Diversity means different things to people, and it can be understood differently in different environments. In the context of your college experience, diversity generally refers to people around you who differ by race, culture, ethnicity, religion, socioeconomic status, sexual orientation, abilities, opinions, political views, and in other ways. When it comes to diversity on the college campus, we also think about how groups interact with one another, given their differences (even if they are just perceived differences.) How do diverse populations experience and explore their relationships?

    More and more organizations define diversity really broadly,” says Eric Peterson, who works on diversity issues for the Society for Human Resource Management (SHRM). Really, it’s any way any group of people can differ significantly from another group of peopleappearance, sexual orientation, veteran status, your level in the organization. It has moved far beyond the legally protected categories that weve always looked at.[2]

    These are just some of the types of diversity you are likely to encounter on college campuses and in our society generally. In the following video, students from Juniata College describe what diversity means to them and explain why it’s an important aspect of their college experience.

    Empowering Conversations: Diversity and Inclusion at Juniata College


    Surface Diversity and Deep Diversity

    Surface diversity and deep diversity are categories of personal attributes—or differences in attributes—that people perceive to exist between people or groups of people.

    Surface-level diversity refers to differences you can generally observe in others, like ethnicity, race, gender, age, culture, language, disability, etc. You can quickly and easily observe these features in a person. And people often do just that, making subtle judgments at the same time, which can lead to bias or discrimination. For example, if a teacher believes that older students perform better than younger students, she may give slightly higher grades to the older students than the younger students. This bias is based on a perception of the attribute of age, which is surface-level diversity.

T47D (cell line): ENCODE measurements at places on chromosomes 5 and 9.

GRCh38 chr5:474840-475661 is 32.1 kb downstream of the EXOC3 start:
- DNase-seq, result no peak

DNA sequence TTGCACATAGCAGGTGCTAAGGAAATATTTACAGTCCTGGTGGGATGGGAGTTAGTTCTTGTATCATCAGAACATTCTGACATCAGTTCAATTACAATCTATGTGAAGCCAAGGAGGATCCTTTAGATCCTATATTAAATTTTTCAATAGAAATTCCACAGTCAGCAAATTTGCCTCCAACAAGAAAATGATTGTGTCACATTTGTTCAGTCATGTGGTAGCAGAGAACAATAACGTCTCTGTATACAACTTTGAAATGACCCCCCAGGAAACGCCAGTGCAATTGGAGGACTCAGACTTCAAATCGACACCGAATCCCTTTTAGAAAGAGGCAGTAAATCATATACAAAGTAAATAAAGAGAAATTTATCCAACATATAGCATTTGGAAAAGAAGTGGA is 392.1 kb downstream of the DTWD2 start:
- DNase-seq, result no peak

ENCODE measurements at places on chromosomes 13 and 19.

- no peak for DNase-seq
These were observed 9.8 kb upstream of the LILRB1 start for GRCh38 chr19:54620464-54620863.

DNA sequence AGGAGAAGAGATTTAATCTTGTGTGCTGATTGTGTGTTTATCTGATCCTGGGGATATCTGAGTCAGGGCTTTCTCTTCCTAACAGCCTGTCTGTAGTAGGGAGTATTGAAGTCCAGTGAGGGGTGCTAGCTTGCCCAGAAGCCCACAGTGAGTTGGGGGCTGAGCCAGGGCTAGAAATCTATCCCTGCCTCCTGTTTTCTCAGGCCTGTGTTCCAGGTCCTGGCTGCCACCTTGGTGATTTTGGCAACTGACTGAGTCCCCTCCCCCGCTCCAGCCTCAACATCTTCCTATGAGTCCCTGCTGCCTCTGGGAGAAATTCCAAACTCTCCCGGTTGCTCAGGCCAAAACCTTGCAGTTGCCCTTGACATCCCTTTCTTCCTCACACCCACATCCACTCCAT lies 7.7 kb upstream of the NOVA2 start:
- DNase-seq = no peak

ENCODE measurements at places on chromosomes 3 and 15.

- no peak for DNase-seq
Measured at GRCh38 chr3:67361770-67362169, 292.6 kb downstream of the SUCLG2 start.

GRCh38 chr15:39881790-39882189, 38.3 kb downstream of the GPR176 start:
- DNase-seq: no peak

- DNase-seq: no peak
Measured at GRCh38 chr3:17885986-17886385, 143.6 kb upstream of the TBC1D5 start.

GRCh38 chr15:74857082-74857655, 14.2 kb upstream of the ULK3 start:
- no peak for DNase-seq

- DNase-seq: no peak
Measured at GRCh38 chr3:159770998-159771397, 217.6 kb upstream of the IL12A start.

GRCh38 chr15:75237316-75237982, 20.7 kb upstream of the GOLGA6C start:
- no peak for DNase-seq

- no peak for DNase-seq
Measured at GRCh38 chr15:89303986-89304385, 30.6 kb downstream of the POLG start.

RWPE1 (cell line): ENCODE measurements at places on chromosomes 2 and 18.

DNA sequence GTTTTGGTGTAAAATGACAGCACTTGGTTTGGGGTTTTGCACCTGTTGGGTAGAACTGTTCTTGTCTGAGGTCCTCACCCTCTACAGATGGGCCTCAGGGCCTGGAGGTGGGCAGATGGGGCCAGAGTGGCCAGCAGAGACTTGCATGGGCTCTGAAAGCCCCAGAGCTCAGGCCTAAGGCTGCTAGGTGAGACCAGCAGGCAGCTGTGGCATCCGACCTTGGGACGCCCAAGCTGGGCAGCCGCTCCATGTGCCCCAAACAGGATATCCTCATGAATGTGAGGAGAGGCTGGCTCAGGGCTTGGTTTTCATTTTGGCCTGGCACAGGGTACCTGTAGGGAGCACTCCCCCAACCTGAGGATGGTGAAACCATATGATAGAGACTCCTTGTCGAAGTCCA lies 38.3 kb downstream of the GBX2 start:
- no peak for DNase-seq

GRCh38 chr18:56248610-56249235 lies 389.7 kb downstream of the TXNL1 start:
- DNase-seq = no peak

Deep-level diversity, on the other hand, reflects differences that are less visible, like personality, attitude, beliefs, and values. These attributes are generally communicated verbally and non-verbally, so they are not easily noticeable or measurable. You may not detect deep-level diversity in a classmate, for example, until you get to know him or her, at which point you may find that you are either comfortable with these deeper character levels, or perhaps not. But once you gain this deeper level of awareness, you may focus less on surface diversity. For example, at the beginning of a term, a classmate belonging to a minority ethnic group whose native language is not English (surface diversity) may be treated differently by fellow classmates in another ethnic group. But as the term gets underway, classmates begin discovering the person’s values and beliefs (deep-level diversity), which they find they are comfortable with. The surface-level attributes of language and perhaps skin color become more “transparent” (less noticeable) as comfort is gained with deep-level attributes.

    The following video is a quick summary of the differences between surface-level and deep-level diversity. (link:

    As we’ll use the term here, diversity refers to the great variety of human characteristics—ways that we are different even as we are all human and share more similarities than differences. These differences are an essential part of what enriches humanity. Aspects of diversity may be cultural, biological, or personal in nature. Diversity generally involves things that may significantly affect some people’s perceptions of others—not just any way people happen to be different. For example, having different tastes in music, movies, or books is not what we usually refer to as diversity.